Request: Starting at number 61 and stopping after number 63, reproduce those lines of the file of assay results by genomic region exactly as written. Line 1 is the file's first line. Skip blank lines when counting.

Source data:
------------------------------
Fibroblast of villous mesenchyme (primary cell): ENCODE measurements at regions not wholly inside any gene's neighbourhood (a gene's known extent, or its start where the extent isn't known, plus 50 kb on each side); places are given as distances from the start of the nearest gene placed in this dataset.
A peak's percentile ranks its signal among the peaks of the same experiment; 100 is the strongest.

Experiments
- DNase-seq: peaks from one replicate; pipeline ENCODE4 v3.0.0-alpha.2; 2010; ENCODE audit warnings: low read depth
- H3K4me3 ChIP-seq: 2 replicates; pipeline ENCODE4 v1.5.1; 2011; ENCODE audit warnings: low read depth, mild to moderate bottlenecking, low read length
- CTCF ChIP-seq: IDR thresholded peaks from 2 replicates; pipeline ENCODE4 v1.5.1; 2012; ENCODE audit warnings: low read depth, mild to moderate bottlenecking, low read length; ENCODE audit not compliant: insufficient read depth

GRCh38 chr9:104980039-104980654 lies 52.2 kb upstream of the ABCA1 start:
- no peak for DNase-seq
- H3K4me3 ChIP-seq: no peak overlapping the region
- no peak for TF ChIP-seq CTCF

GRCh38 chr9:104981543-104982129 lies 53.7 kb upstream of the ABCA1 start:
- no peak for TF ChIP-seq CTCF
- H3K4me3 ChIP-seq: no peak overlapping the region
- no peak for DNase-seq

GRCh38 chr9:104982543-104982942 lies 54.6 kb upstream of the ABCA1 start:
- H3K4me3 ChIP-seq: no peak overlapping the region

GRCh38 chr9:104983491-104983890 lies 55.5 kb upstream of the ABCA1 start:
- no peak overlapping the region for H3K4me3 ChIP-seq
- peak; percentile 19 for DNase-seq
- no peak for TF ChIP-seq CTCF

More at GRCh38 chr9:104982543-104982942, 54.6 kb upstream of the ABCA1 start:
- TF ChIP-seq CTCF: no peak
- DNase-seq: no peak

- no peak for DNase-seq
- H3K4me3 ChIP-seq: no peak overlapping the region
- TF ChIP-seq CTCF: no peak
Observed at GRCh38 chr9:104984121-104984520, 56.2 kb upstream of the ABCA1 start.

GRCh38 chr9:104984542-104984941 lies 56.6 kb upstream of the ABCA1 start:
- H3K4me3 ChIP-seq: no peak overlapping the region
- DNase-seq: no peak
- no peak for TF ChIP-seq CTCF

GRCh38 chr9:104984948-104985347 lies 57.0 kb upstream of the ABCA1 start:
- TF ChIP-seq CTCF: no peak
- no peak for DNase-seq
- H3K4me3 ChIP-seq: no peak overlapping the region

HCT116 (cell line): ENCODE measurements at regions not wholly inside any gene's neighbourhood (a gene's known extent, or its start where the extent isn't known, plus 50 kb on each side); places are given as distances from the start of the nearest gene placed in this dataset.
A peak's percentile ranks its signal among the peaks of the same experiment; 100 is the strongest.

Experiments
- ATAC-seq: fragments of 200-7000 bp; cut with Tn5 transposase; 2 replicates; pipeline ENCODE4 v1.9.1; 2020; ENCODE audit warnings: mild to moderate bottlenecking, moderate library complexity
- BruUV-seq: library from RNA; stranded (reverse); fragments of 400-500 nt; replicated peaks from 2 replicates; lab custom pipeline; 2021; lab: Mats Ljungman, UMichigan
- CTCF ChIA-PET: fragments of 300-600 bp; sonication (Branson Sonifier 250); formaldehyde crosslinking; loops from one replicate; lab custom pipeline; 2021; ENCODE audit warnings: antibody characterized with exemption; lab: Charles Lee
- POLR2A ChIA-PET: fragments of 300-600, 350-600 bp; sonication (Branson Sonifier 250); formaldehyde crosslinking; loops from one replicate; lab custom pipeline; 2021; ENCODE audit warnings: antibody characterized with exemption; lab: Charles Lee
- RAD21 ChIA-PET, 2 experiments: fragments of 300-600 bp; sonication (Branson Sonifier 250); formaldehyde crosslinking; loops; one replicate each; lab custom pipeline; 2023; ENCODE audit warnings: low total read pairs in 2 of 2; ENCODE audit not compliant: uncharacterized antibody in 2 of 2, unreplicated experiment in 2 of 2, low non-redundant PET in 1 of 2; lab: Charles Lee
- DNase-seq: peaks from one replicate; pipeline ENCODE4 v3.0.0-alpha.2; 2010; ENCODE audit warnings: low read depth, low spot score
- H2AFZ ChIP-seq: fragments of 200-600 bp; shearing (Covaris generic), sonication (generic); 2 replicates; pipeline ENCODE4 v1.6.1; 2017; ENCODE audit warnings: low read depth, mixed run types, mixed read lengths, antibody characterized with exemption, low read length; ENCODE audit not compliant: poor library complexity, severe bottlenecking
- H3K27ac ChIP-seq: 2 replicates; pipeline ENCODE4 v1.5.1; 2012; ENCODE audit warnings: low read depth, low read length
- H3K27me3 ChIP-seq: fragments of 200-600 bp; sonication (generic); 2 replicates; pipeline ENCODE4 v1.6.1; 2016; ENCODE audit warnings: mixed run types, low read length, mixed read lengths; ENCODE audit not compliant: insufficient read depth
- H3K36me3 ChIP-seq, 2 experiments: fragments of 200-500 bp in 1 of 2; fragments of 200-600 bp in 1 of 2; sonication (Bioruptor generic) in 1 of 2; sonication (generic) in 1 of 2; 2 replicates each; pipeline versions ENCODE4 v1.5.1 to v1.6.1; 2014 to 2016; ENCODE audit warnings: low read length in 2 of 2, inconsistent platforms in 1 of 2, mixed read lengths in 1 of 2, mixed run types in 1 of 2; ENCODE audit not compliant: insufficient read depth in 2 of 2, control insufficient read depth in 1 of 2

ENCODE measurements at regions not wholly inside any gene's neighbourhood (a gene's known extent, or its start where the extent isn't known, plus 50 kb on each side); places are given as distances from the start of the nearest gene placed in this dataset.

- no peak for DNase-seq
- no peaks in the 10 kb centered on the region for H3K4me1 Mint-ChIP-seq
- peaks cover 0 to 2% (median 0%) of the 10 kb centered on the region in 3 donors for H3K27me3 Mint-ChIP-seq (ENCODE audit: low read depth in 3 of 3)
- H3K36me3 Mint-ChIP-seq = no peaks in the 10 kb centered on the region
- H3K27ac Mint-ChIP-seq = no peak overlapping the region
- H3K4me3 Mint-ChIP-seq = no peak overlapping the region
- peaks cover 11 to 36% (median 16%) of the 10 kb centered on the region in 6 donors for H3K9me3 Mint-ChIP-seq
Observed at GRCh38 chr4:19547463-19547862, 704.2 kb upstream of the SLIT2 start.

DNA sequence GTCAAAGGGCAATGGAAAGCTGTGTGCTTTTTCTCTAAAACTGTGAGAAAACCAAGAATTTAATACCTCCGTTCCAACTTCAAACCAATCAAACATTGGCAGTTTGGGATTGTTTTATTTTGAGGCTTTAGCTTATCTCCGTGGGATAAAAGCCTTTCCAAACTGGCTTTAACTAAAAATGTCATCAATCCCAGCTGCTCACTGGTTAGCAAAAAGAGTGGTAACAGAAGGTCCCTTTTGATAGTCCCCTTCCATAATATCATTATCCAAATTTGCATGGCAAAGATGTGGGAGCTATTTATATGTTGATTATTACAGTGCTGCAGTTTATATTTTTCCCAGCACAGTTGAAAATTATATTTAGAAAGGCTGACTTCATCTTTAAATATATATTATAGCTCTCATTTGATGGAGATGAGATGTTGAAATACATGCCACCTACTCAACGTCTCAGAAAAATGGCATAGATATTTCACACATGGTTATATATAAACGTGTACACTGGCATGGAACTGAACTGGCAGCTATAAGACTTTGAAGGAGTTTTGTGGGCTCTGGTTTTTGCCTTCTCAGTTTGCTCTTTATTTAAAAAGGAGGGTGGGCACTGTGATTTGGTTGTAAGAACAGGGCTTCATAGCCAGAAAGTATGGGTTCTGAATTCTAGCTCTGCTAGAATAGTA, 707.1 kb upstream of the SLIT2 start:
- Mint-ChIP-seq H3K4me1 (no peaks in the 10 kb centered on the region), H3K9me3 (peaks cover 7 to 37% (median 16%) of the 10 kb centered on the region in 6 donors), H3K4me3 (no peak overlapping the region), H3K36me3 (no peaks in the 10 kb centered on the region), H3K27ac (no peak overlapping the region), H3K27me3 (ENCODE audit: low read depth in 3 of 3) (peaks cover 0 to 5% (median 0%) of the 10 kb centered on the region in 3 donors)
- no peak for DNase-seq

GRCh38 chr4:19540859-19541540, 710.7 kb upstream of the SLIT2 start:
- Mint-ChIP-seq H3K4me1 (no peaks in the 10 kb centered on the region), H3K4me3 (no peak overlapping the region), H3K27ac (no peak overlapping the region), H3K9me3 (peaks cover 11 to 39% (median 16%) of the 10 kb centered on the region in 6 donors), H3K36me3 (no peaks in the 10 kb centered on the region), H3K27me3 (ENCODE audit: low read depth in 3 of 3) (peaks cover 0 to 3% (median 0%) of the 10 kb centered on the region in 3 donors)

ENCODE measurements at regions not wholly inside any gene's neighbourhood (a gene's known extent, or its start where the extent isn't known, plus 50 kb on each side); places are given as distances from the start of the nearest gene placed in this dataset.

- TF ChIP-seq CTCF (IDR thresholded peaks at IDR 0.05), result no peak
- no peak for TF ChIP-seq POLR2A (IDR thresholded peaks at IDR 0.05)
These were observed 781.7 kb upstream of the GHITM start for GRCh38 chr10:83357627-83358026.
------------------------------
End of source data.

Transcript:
GRCh38 chr4:19540859-19541540, 710.7 kb upstream of the SLIT2 start:
- Mint-ChIP-seq H3K4me1 (no peaks in the 10 kb centered on the region), H3K4me3 (no peak overlapping the region), H3K27ac (no peak overlapping the region), H3K9me3 (peaks cover 11 to 39% (median 16%) of the 10 kb centered on the region in 6 donors), H3K36me3 (no peaks in the 10 kb centered on the region), H3K27me3 (ENCODE audit: low read depth in 3 of 3) (peaks cover 0 to 3% (median 0%) of the 10 kb centered on the region in 3 donors)

ENCODE measurements at regions not wholly inside any gene's neighbourhood (a gene's known extent, or its start where the extent isn't known, plus 50 kb on each side); places are given as distances from the start of the nearest gene placed in this dataset.